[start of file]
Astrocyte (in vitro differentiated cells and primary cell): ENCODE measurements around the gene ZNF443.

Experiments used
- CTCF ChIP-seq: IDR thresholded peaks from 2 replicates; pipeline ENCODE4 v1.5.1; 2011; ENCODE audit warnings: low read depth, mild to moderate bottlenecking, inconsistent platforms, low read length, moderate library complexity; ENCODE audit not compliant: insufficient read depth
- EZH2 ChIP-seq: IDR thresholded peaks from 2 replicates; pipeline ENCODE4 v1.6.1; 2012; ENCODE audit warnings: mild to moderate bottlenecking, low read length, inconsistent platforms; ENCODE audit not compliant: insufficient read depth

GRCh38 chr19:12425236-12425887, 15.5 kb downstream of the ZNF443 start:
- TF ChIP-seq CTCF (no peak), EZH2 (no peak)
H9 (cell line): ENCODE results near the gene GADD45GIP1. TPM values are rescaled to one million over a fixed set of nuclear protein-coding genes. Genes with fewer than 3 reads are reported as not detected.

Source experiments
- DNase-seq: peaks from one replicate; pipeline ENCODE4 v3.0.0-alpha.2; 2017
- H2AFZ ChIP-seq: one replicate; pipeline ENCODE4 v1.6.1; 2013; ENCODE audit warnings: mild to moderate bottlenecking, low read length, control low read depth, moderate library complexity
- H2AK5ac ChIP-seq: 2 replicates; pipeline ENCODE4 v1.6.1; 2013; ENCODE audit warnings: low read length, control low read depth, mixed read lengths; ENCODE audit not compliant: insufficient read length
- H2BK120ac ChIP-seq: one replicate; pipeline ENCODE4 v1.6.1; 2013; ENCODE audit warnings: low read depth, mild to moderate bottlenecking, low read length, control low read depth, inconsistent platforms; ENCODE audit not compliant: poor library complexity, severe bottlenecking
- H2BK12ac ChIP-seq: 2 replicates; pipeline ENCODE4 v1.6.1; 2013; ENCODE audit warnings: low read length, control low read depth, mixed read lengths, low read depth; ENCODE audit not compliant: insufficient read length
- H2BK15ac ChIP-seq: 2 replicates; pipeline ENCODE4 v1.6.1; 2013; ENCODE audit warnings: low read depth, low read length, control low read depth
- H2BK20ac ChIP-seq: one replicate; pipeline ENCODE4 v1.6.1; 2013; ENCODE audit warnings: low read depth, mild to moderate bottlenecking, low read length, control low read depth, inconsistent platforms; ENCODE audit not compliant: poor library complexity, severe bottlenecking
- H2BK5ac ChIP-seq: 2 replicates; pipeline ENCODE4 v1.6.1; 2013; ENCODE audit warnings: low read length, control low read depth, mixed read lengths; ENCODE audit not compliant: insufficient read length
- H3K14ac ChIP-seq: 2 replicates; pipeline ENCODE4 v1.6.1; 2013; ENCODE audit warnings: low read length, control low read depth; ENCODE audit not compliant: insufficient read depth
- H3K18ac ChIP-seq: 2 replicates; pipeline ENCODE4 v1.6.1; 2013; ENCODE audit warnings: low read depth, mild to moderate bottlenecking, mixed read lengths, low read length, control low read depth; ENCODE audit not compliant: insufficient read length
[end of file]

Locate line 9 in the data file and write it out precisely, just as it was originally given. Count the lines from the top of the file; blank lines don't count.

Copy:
- DNase-seq: peaks from one replicate; pipeline ENCODE4 v3.0.0-alpha.2; 2017